Chromatin structure, a key contributor to the regulation of gene expression, is modulated by a broad array of histone post-translational modifications (PTMs). Taken together, these “histone marks” comprise what is often referred to as the “histone code”. The quantitative analysis of histone PTMs by mass spectrometry (MS) offers the ability to examine the response of the histone code to physiological signals. However, few studies have examined the stability of histone PTMs through the process of isolating and culturing primary cells. To address this, we used bottom-up, MS-based analysis of histone PTMs in liver, freshly isolated hepatocytes, and cultured hepatocytes from adult male Fisher F344 rats. Correlations between liver, freshly isolated cells, and primary cultures were generally high, with R2 values exceeding 0.9. However, a number of acetylation marks, including those on H2A K9, H2A1 K13, H3 K4, H3 K14, H4 K8, H4 K12 and H4 K16 differed significantly among the three sources. Inducing proliferation of primary adult hepatocytes in culture affected several marks on histones H3.1/3.2 and H4. We conclude that hepatocyte isolation, culturing and cell cycle status all contribute to steady-state changes in the levels of a number of histone PTMs, indicating changes in histone marks that are rapidly induced in response to alterations in the cellular milieu. This has implications for studies aimed at assigning biological significance to histone modifications in tumors versus cancer cells, the developmental behavior of stem cells, and the attribution of changes in histone PTMs to altered cell metabolism.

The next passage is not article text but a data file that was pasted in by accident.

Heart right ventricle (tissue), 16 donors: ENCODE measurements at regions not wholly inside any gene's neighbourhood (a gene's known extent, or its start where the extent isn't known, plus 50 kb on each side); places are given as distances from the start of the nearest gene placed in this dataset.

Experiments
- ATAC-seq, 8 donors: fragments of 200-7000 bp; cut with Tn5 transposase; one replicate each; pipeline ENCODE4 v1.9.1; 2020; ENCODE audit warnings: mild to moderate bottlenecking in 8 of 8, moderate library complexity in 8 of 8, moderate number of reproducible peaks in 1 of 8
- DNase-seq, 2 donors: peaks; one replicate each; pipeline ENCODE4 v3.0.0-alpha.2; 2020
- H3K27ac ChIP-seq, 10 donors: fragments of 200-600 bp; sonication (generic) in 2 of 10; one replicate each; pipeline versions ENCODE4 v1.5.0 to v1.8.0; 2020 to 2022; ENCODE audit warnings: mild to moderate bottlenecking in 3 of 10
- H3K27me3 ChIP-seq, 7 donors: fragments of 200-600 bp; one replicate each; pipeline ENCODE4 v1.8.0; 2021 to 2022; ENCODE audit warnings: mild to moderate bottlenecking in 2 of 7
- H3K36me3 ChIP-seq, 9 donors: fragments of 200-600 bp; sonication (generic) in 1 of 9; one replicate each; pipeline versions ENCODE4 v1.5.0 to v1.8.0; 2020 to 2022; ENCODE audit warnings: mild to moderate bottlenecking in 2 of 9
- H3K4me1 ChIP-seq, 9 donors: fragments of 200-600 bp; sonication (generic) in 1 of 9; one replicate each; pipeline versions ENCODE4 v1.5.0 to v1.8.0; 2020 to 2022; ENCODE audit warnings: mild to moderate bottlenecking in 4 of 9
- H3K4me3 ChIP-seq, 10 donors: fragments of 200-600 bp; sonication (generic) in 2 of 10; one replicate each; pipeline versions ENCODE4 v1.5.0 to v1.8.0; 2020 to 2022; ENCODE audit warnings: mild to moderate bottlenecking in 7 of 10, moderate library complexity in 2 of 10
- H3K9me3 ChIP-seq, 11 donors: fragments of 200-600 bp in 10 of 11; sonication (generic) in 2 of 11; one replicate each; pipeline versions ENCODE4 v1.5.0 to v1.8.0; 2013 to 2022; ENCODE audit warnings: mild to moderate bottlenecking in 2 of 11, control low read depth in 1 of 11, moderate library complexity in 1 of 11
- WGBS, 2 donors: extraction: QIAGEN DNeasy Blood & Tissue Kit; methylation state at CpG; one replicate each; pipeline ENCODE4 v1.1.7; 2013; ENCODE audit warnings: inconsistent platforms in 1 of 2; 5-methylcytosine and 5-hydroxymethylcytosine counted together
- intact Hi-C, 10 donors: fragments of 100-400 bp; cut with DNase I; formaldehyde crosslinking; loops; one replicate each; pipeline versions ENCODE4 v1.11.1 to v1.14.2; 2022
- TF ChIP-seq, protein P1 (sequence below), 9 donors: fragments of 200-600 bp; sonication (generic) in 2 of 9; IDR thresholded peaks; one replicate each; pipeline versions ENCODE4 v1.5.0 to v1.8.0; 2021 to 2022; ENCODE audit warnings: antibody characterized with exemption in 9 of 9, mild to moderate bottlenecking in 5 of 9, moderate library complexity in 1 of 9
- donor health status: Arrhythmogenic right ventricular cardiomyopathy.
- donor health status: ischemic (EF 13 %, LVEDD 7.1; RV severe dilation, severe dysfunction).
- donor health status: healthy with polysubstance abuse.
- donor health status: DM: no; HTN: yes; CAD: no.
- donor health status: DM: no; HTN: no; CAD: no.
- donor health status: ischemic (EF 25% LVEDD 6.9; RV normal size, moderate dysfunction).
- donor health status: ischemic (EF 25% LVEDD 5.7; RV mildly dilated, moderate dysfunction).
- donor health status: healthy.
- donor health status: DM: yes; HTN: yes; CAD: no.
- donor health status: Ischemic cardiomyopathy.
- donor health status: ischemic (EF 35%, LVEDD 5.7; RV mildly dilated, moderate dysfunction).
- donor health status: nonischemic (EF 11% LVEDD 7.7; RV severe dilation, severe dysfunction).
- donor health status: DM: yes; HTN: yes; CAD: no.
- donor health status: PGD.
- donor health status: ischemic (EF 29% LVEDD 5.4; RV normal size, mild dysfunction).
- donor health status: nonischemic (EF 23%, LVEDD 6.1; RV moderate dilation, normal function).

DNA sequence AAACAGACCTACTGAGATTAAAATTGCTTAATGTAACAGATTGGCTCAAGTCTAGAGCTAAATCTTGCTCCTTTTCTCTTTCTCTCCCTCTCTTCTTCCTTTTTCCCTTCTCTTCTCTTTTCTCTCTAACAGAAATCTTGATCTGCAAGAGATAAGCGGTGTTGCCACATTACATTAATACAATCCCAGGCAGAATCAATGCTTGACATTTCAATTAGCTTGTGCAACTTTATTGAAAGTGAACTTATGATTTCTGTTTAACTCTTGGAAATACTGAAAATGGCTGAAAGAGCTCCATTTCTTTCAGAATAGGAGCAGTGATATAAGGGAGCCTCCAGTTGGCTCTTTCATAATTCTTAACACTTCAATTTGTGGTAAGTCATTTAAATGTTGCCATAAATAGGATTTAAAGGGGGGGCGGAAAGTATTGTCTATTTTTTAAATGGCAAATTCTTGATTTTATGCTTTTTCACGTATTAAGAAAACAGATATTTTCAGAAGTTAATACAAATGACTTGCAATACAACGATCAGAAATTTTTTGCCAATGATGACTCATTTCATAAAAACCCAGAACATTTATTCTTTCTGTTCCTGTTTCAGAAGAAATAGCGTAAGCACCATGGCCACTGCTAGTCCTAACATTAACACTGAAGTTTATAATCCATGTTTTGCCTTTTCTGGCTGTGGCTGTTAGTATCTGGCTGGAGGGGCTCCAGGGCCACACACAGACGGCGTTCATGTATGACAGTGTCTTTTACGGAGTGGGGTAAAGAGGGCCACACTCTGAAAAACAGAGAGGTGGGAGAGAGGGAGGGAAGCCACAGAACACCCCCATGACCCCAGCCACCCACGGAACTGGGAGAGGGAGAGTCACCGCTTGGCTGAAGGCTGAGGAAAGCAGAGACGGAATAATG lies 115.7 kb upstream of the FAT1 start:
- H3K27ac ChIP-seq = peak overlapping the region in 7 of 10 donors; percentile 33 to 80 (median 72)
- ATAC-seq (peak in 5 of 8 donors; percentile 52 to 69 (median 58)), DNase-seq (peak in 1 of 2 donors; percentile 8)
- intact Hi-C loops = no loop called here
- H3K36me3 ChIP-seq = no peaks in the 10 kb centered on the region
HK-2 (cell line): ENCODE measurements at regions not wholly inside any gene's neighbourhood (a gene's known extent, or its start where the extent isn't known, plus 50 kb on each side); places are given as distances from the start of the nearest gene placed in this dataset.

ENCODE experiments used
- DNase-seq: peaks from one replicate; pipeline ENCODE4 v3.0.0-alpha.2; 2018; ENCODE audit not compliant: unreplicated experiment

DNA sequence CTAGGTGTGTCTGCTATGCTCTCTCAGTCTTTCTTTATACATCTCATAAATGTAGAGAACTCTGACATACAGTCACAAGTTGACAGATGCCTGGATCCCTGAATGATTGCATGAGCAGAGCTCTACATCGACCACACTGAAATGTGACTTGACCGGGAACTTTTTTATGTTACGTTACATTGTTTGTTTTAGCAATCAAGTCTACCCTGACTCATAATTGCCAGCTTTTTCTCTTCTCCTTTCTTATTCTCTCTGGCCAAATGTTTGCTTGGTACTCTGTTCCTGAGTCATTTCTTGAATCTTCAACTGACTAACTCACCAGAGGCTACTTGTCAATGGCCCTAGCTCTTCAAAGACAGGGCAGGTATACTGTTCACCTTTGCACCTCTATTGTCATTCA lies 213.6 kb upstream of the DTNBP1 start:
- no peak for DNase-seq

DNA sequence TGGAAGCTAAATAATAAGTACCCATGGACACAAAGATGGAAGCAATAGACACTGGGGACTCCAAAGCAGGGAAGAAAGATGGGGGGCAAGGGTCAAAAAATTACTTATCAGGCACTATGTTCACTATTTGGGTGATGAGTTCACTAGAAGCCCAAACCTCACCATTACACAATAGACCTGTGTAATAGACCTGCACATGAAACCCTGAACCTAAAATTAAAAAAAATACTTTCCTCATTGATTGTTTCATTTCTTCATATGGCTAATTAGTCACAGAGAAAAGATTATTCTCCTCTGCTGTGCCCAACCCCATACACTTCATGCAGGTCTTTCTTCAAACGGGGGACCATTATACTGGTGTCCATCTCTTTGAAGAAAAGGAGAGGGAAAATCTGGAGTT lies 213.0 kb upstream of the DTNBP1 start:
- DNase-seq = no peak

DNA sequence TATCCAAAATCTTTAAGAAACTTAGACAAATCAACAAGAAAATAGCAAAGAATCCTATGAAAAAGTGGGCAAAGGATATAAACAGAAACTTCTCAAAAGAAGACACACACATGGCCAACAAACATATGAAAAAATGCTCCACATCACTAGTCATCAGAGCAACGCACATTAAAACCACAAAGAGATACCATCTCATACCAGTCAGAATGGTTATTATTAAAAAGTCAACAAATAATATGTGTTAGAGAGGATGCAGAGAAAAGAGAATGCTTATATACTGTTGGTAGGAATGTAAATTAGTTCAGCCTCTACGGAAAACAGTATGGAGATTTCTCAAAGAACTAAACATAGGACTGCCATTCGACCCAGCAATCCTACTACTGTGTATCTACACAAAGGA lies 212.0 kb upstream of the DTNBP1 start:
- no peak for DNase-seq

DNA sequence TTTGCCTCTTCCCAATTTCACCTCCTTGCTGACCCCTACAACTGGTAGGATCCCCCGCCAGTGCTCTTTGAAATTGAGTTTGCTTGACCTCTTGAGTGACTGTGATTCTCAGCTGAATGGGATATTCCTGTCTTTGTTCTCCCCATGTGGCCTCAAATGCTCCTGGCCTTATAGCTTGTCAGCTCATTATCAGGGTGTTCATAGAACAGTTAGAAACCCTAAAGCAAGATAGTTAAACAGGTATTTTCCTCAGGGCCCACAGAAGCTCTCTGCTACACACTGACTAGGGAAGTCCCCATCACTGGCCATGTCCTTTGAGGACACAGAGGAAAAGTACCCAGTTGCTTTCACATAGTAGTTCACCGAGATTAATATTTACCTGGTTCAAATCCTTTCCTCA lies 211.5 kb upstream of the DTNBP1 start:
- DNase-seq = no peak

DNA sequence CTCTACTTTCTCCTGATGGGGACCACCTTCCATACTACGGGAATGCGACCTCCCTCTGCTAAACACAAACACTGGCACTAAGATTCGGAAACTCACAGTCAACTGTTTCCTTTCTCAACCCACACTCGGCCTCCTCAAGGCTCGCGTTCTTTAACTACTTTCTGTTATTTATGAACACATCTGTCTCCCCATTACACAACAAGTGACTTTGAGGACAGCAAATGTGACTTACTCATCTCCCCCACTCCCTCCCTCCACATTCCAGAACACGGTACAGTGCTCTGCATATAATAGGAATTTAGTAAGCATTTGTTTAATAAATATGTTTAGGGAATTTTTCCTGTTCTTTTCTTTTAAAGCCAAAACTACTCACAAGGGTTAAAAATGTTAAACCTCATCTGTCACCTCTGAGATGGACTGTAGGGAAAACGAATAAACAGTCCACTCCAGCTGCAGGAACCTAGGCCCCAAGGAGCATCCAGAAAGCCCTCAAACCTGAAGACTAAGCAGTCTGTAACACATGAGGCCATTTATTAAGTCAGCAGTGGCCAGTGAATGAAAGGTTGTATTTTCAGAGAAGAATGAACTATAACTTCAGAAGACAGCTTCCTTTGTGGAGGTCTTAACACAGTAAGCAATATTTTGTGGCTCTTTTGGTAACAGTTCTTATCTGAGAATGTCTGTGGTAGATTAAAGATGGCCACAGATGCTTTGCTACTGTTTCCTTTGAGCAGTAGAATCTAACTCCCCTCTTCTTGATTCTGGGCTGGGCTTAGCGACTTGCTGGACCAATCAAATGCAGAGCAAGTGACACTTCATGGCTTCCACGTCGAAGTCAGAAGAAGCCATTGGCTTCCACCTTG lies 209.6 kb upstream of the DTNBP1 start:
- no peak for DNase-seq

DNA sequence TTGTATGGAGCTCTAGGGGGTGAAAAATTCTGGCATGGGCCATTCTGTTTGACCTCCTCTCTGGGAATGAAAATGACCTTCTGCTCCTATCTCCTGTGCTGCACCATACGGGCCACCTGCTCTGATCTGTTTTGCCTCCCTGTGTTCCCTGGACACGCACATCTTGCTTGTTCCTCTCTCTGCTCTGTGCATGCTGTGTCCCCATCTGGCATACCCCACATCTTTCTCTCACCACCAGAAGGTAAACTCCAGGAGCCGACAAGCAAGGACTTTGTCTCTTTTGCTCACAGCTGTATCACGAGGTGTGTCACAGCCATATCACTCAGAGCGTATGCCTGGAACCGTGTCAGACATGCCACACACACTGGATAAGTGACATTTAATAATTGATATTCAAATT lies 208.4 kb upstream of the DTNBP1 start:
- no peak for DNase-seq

ASJC Scopus subject areas
- Biochemistry, Genetics and Molecular Biology(all)
- Agricultural and Biological Sciences(all)